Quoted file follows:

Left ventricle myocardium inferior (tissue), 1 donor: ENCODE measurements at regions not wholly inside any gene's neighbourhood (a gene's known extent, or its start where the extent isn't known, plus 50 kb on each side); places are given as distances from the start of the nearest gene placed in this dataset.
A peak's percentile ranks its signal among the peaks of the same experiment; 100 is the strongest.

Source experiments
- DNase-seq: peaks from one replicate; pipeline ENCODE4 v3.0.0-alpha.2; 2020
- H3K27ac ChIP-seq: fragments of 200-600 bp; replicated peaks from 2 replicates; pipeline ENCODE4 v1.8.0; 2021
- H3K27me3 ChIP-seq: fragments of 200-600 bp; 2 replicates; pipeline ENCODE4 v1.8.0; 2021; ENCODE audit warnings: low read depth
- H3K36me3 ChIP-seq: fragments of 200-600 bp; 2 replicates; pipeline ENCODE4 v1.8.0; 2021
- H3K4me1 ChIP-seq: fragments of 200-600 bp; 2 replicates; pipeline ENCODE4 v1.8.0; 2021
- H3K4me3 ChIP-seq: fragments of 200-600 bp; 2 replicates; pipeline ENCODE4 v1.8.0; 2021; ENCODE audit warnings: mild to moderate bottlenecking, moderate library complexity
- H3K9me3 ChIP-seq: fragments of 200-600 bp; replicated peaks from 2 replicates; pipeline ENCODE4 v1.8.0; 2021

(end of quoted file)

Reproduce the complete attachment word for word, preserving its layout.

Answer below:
Left ventricle myocardium inferior (tissue), 1 donor: ENCODE measurements at regions not wholly inside any gene's neighbourhood (a gene's known extent, or its start where the extent isn't known, plus 50 kb on each side); places are given as distances from the start of the nearest gene placed in this dataset.
A peak's percentile ranks its signal among the peaks of the same experiment; 100 is the strongest.

Source experiments
- DNase-seq: peaks from one replicate; pipeline ENCODE4 v3.0.0-alpha.2; 2020
- H3K27ac ChIP-seq: fragments of 200-600 bp; replicated peaks from 2 replicates; pipeline ENCODE4 v1.8.0; 2021
- H3K27me3 ChIP-seq: fragments of 200-600 bp; 2 replicates; pipeline ENCODE4 v1.8.0; 2021; ENCODE audit warnings: low read depth
- H3K36me3 ChIP-seq: fragments of 200-600 bp; 2 replicates; pipeline ENCODE4 v1.8.0; 2021
- H3K4me1 ChIP-seq: fragments of 200-600 bp; 2 replicates; pipeline ENCODE4 v1.8.0; 2021
- H3K4me3 ChIP-seq: fragments of 200-600 bp; 2 replicates; pipeline ENCODE4 v1.8.0; 2021; ENCODE audit warnings: mild to moderate bottlenecking, moderate library complexity
- H3K9me3 ChIP-seq: fragments of 200-600 bp; replicated peaks from 2 replicates; pipeline ENCODE4 v1.8.0; 2021